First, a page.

Ralph Nader and James Love letter to FCC Chair William E. Kennard regarding ISDN pricing

                         Ralph Nader
                         P.O. Box 19312
                         Washington, DC 20036

                         James Love
                         Consumer Project on Technology
                         P.O. Box 19367
                         Washington, DC 20036
                         202.387.8030; fax 202.234.5176

June 26, 1998

William E. Kennard
Federal Communications Commission
1919 M Street N.W.
Washington DC 20554

Dear Chairman Kennard:

     We are writing to provide your office with evidence
that pricing of residential digital ISDN lines is irrational
from both economic and policy perspectives, and to ask that
the FCC hold a public proceeding to consider the following

1.   For what percent of the U.S. population is ISDN likely
to be the best alternative to POTS service over the next
seven years?

2.   What does it cost Incumbent Local Exchange Carriers
(ILECs) to convert residential POTS lines to ISDN lines?
What does it cost an ILEC to route ISDN traffic to an ISP,
either through a circuit or via a packet transport?  Is it
appropriate to estimate Internet usage costs using older
average cost pricing models based upon voice traffic that
has sharp peaks and low daily loads on switches?

3.   How much did consumers pay (already) to switch analog
switches to digital technologies, and why aren't the ILECs
providing reasonably priced digital modulation to consumers
for Internet connections?

4.   Are ILECs deliberately reducing support for analog line
quality to reduce the efficacy of so-called 56K modems, and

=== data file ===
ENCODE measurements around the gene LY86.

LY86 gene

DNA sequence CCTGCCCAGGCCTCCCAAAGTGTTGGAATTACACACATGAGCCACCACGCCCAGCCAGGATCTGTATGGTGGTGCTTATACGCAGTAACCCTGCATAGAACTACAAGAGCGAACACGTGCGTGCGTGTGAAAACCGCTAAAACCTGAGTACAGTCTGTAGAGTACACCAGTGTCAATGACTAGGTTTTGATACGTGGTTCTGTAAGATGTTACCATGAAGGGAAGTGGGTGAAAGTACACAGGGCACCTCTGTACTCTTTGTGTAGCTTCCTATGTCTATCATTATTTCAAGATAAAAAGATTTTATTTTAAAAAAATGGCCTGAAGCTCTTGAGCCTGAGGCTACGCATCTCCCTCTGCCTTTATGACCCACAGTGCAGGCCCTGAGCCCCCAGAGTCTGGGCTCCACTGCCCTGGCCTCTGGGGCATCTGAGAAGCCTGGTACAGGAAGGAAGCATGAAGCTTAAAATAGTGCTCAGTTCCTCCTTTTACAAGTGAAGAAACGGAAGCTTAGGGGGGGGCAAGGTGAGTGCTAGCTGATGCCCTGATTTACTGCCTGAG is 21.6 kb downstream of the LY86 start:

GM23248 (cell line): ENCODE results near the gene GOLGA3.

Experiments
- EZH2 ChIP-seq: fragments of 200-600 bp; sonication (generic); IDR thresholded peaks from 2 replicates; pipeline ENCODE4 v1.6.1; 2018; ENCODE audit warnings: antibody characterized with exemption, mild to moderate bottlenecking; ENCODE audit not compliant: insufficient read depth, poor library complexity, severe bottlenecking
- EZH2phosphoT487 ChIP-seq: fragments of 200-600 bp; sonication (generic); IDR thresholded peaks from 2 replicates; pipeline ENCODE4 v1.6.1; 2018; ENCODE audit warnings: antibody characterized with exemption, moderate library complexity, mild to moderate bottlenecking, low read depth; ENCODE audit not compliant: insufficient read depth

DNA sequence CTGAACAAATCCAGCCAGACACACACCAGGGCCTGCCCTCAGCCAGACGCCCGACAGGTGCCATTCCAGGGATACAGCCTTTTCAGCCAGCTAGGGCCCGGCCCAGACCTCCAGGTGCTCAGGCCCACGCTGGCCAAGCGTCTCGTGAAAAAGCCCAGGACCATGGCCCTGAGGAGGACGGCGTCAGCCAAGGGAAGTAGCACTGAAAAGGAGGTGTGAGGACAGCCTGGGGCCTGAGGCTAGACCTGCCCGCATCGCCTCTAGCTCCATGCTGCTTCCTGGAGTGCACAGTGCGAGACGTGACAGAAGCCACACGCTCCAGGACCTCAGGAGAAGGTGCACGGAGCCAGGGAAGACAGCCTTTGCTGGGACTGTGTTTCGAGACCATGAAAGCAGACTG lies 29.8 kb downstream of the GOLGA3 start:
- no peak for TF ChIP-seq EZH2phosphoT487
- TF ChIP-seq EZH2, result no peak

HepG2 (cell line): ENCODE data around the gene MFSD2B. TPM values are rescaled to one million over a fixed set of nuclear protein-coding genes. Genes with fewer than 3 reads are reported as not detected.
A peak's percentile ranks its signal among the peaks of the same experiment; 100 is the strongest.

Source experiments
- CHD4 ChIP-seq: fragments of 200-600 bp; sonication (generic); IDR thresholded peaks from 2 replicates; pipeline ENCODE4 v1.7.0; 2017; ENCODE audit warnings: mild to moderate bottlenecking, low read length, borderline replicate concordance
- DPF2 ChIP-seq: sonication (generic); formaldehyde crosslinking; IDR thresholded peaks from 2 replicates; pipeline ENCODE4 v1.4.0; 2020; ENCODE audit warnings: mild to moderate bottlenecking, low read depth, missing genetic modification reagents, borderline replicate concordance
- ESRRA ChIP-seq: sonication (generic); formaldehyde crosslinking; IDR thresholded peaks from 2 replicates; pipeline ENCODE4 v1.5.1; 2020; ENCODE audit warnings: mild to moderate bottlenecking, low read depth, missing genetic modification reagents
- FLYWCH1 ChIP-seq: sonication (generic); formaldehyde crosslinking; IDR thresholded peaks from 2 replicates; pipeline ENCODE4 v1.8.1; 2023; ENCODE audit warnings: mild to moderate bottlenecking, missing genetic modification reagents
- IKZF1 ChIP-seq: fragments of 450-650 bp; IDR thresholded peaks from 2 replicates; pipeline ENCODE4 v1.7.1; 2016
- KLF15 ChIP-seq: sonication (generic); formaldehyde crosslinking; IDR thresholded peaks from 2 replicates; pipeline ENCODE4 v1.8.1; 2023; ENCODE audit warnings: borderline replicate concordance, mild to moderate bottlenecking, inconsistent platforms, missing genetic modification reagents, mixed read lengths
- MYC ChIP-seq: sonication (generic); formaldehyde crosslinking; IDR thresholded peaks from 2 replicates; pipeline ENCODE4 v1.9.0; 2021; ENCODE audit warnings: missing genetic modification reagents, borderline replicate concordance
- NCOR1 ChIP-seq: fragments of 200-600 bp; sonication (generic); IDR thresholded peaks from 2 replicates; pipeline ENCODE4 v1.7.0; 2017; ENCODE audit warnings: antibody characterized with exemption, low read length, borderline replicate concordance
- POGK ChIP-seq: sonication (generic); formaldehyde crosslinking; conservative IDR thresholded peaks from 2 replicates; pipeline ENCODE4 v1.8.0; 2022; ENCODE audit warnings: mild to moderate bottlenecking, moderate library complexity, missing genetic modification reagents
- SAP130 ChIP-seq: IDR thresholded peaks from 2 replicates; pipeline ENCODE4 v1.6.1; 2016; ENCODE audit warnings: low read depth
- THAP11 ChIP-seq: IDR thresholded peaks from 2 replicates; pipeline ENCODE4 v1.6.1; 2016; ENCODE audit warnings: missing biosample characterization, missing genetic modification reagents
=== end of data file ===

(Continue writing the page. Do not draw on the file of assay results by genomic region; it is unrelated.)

what connect speeds do consumers actually get over these
devices on typical POTS lines?

5.   In what ways would broad deployment of low cost
residential ISDN threaten ILEC profits from "features"
services such as call waiting, or the sale of second lines?

6.   What changes in regulatory models are needed to ensure
that consumers can benefit from mature and inexpensive
digital technologies?  Consider particularly those consumers
who live in areas that are not likely to benefit from cable
modems or high end xDSL technologies in the foreseeable

     The attached is a survey of residential ISDN tariffs in
all 50 States plus Washington, DC, under 12 carriers.  As
you can plainly see, there are huge differences in the
tariffs, which are often extraordinarily high.  Moreover, as
indicated in several filings before FCC, ILECs have
indicated that the non-traffic sensitive costs of BRI ISDN
service are only about 12 percent higher than the NTS costs
for POTS line.  It is also not difficult to demonstrate that
ILECs have often made straightforward misrepresentations of
traffic sensitive costs for Internet usage.  For example,
see, the attached excepts from "ISDN Pricing, What
Went Wrong," (paper presented June 24, 1998, at the
Harvard Information Infrastructure Project Policy Roundtable
on Next-Generation Communications Technologies: Lessons from
ISDN, NIST, Gaithersburg, MD).

     We look forward to receiving your thoughts on this


Ralph Nader              James Love

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